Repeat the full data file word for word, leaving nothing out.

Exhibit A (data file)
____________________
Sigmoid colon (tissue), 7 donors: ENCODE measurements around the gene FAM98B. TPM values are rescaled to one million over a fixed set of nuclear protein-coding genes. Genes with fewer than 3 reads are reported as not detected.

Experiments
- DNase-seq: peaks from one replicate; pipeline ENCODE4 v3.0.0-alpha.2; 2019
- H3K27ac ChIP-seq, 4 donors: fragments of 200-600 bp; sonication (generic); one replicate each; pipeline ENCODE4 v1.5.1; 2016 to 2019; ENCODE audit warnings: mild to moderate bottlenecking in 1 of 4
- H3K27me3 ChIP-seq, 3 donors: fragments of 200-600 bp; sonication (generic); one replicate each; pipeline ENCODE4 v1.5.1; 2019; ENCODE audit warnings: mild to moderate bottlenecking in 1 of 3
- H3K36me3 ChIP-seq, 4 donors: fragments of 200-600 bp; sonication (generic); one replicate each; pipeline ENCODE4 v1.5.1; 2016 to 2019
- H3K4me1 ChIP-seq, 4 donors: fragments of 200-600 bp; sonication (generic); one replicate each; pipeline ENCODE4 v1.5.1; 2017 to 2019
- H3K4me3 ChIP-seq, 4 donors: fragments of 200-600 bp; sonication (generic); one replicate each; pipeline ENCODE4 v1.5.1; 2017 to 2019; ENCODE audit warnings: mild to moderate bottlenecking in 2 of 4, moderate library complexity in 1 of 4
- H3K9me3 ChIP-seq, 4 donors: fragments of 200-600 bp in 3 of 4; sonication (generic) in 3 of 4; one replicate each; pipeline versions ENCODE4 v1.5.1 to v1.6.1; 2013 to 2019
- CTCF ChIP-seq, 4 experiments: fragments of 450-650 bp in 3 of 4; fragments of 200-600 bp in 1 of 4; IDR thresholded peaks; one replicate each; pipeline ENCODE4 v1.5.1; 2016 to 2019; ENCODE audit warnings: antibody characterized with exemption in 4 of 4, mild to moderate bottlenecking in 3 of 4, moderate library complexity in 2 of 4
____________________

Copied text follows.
Sigmoid colon (tissue), 7 donors: ENCODE measurements around the gene FAM98B. TPM values are rescaled to one million over a fixed set of nuclear protein-coding genes. Genes with fewer than 3 reads are reported as not detected.

Experiments
- DNase-seq: peaks from one replicate; pipeline ENCODE4 v3.0.0-alpha.2; 2019
- H3K27ac ChIP-seq, 4 donors: fragments of 200-600 bp; sonication (generic); one replicate each; pipeline ENCODE4 v1.5.1; 2016 to 2019; ENCODE audit warnings: mild to moderate bottlenecking in 1 of 4
- H3K27me3 ChIP-seq, 3 donors: fragments of 200-600 bp; sonication (generic); one replicate each; pipeline ENCODE4 v1.5.1; 2019; ENCODE audit warnings: mild to moderate bottlenecking in 1 of 3
- H3K36me3 ChIP-seq, 4 donors: fragments of 200-600 bp; sonication (generic); one replicate each; pipeline ENCODE4 v1.5.1; 2016 to 2019
- H3K4me1 ChIP-seq, 4 donors: fragments of 200-600 bp; sonication (generic); one replicate each; pipeline ENCODE4 v1.5.1; 2017 to 2019
- H3K4me3 ChIP-seq, 4 donors: fragments of 200-600 bp; sonication (generic); one replicate each; pipeline ENCODE4 v1.5.1; 2017 to 2019; ENCODE audit warnings: mild to moderate bottlenecking in 2 of 4, moderate library complexity in 1 of 4
- H3K9me3 ChIP-seq, 4 donors: fragments of 200-600 bp in 3 of 4; sonication (generic) in 3 of 4; one replicate each; pipeline versions ENCODE4 v1.5.1 to v1.6.1; 2013 to 2019
- CTCF ChIP-seq, 4 experiments: fragments of 450-650 bp in 3 of 4; fragments of 200-600 bp in 1 of 4; IDR thresholded peaks; one replicate each; pipeline ENCODE4 v1.5.1; 2016 to 2019; ENCODE audit warnings: antibody characterized with exemption in 4 of 4, mild to moderate bottlenecking in 3 of 4, moderate library complexity in 2 of 4